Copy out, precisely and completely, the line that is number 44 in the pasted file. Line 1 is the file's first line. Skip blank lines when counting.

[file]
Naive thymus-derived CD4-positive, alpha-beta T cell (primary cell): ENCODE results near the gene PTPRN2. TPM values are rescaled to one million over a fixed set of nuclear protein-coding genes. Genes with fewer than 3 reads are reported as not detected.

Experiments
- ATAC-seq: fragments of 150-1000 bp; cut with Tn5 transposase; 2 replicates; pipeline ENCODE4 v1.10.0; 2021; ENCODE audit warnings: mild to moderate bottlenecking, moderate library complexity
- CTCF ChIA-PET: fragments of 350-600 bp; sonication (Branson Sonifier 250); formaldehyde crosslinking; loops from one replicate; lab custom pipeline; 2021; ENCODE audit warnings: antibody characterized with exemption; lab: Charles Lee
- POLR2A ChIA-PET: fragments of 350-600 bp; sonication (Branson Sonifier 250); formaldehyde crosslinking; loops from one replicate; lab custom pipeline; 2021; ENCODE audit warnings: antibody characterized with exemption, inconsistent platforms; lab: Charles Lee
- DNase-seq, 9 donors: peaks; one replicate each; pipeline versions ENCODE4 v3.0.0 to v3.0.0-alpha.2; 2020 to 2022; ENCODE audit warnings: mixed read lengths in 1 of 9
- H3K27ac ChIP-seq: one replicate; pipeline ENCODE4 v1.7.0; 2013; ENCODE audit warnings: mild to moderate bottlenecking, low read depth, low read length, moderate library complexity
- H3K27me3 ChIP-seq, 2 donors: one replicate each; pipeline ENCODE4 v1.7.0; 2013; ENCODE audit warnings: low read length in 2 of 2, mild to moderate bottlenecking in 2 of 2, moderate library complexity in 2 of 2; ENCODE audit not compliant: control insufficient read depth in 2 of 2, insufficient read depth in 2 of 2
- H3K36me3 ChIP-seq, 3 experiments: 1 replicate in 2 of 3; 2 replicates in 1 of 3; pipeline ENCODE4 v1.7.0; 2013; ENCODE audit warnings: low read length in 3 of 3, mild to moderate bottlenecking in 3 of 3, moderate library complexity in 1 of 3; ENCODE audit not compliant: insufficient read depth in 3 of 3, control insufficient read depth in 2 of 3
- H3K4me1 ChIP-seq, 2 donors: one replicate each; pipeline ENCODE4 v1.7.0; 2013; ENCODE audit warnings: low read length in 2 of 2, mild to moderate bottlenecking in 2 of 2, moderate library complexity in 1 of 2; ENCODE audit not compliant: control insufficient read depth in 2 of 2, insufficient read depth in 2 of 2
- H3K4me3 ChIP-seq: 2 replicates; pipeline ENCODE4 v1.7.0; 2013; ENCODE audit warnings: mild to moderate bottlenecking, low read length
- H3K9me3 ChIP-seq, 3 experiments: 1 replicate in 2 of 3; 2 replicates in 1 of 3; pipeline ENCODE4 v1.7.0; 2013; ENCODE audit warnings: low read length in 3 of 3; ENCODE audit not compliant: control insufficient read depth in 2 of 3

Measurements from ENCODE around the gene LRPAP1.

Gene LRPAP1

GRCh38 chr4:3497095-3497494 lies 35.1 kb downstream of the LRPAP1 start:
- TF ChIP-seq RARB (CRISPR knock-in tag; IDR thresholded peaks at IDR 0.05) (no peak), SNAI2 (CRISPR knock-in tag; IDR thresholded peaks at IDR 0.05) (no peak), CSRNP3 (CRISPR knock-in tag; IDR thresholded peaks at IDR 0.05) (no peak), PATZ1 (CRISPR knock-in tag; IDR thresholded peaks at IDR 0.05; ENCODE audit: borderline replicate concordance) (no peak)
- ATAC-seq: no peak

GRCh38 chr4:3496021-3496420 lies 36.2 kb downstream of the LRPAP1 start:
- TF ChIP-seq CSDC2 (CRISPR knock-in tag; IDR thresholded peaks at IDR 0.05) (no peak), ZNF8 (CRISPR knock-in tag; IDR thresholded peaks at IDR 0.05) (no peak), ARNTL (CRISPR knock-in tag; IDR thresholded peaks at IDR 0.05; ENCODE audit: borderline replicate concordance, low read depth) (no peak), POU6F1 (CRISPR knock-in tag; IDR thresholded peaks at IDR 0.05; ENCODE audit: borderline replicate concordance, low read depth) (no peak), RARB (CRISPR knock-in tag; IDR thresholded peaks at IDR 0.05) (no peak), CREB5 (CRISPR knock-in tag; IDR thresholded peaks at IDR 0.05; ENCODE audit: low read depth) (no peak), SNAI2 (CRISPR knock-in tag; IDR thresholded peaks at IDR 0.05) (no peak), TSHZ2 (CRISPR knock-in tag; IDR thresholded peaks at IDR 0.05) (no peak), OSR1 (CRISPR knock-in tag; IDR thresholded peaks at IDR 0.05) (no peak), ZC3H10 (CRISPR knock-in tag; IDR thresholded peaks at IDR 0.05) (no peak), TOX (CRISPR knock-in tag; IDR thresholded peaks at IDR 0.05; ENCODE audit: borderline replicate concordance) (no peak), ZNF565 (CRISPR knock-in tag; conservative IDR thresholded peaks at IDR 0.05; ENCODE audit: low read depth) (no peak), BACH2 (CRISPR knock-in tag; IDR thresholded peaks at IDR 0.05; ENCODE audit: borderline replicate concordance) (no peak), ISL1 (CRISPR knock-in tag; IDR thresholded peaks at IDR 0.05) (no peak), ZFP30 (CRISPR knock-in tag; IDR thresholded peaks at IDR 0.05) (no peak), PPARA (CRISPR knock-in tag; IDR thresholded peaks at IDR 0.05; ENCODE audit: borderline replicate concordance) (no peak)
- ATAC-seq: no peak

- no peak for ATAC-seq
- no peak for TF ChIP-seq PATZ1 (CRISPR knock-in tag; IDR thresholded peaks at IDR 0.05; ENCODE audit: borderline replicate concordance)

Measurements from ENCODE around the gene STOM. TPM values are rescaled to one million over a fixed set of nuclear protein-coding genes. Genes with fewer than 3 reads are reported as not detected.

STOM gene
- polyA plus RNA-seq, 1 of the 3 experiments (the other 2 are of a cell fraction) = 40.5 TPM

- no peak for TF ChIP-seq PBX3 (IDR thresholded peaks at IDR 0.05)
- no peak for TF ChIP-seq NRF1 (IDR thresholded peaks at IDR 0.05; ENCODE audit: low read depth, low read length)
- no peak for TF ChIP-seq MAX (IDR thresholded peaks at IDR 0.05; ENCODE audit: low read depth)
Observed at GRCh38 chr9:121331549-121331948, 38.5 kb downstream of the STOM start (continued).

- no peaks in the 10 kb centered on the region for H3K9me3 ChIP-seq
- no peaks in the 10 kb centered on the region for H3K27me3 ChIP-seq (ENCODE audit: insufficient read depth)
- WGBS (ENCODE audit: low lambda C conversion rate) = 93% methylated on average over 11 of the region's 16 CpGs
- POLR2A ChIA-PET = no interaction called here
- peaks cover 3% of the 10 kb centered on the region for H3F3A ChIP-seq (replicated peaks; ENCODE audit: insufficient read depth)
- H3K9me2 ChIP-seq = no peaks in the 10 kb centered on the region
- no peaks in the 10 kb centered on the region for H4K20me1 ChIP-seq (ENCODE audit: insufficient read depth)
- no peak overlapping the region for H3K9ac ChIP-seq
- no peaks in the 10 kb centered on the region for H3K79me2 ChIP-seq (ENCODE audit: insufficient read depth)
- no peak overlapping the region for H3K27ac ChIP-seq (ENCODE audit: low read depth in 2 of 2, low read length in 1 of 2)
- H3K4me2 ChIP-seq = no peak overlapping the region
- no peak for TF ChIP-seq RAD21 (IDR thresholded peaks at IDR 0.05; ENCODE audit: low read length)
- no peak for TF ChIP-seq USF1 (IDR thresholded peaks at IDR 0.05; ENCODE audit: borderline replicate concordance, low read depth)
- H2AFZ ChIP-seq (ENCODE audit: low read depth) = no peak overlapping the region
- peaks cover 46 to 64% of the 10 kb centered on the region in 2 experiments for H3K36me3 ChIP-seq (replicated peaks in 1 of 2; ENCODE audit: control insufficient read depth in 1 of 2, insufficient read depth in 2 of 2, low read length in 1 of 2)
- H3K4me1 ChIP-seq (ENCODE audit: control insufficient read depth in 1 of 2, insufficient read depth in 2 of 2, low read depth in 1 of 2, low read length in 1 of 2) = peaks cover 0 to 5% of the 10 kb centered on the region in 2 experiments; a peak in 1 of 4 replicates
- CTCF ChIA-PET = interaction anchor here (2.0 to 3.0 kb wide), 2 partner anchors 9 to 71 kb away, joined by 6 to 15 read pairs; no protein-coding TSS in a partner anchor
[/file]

- peaks cover 46 to 64% of the 10 kb centered on the region in 2 experiments for H3K36me3 ChIP-seq (replicated peaks in 1 of 2; ENCODE audit: control insufficient read depth in 1 of 2, insufficient read depth in 2 of 2, low read length in 1 of 2)